French energy giant Total said Wednesday that Myanmar's army would no longer receive cash payments linked to a pipeline it operates through a joint venture with the military, following February's military coup.
Total said in a statement the decision was made at a May 12 meeting of shareholders of Moattama Gas Transportation Company Limited (MGTC), a unit that includes the French firm, Chevron, and a military-controlled energy company.
"In light of the unstable context in Myanmar... cash distributions to the shareholders of the company have been suspended" effective from April 1, the company said.
It added that it "condemns the violence and human rights abuses occurring in Myanmar" and would comply with any potential sanctions against the junta from the EU or US.
Total has come under pressure from pro-democracy activists to "stop financing the junta" since a military coup in February which has been followed by a brutal crackdown on dissent.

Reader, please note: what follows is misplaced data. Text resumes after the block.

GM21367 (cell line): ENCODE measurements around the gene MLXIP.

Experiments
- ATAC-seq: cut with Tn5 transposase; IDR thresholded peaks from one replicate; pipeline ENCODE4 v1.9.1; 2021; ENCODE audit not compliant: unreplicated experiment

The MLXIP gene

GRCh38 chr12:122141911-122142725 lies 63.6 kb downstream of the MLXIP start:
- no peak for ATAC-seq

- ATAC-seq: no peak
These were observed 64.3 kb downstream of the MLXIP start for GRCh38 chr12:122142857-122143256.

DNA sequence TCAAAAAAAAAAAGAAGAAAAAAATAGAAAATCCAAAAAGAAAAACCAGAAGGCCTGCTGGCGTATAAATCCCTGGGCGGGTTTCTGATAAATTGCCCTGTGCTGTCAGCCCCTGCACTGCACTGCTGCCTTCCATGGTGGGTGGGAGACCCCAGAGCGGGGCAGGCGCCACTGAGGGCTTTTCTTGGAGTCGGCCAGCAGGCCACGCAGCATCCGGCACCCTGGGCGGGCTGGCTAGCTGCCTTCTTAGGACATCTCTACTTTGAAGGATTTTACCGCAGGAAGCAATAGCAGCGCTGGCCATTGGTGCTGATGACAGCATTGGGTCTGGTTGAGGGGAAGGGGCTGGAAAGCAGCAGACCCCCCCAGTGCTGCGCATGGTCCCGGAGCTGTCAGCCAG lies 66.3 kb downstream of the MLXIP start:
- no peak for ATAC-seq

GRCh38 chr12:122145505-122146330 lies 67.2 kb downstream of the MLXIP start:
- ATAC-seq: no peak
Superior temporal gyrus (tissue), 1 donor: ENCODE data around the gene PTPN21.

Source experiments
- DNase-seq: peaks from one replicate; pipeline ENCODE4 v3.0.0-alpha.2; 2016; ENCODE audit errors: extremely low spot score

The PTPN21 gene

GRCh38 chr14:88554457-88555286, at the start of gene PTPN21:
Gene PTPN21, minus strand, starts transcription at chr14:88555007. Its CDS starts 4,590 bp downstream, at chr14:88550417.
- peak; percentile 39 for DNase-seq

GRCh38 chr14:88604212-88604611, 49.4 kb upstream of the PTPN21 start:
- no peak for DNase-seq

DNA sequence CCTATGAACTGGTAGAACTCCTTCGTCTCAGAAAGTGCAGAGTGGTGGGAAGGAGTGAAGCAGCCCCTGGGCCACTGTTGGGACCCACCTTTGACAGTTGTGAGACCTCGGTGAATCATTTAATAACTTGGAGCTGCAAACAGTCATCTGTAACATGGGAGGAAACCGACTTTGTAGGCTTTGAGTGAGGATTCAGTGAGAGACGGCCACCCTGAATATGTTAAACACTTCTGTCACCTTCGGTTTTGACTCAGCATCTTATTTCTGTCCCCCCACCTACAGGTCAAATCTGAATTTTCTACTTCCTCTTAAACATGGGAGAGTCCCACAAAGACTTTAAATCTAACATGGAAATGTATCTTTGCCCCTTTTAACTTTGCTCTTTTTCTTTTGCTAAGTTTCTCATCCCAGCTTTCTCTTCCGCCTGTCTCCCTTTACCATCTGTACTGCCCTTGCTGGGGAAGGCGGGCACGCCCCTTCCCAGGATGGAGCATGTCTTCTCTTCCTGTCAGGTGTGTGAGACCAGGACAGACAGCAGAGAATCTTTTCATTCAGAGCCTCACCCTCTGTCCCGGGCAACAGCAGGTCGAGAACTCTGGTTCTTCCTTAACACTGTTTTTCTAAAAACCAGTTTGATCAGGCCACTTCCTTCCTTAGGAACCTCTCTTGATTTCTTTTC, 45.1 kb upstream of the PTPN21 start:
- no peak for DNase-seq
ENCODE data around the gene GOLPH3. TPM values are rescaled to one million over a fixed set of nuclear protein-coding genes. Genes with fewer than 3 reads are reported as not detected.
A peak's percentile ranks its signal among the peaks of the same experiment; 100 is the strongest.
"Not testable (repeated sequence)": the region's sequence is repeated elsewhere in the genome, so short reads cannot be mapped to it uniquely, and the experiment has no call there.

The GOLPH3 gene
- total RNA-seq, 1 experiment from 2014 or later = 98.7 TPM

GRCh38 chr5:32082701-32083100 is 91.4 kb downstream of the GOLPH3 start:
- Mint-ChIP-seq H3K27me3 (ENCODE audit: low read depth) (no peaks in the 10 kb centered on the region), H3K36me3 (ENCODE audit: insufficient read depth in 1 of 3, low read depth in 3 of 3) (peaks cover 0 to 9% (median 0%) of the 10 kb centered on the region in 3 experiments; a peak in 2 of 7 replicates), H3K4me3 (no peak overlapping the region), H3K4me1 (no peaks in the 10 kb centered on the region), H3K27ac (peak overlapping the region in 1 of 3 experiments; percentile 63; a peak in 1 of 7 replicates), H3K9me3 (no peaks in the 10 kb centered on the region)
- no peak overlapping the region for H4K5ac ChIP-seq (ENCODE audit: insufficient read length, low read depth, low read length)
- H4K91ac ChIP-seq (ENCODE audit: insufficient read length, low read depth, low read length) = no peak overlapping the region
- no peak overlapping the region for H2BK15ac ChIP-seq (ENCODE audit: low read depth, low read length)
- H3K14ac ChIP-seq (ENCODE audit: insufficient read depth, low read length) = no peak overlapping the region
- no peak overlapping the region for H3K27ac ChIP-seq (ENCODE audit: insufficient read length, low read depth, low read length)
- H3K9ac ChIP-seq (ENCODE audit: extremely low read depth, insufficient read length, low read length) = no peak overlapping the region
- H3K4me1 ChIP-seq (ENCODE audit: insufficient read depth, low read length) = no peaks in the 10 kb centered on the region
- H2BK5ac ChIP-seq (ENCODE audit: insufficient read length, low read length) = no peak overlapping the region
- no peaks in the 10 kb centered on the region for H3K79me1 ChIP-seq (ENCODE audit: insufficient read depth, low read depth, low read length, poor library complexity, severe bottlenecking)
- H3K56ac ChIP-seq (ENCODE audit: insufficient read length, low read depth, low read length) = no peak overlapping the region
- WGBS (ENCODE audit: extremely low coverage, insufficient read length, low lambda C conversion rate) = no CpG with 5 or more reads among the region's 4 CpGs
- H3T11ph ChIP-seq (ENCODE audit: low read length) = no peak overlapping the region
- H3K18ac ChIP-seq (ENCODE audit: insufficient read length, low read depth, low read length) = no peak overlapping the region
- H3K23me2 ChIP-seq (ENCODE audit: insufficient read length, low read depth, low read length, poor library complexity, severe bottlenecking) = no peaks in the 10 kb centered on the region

The MGTC pipeline -- 15-percent owned by the military-controlled Myanmar Oil and Gas Enterprise (MOGE) -- brings gas from the offshore Yadana field operated by Total to Myanmar's border with Thailand.
Total said it would continue to produce gas so as not to disrupt electricity supply in either country.
French newspaper Le Monde revealed Total's involvement in MGTC in early May, also reporting that the company was based in tax haven Bermuda.
"The colossal profits of the gas operations do not pass through the coffers of the Myanmar state, but are massively recuperated by a company totally controlled by the military," Le Monde found.
Days after publishing the story, Le Monde said Total pulled several adverts it had planned to run in its pages in the following weeks.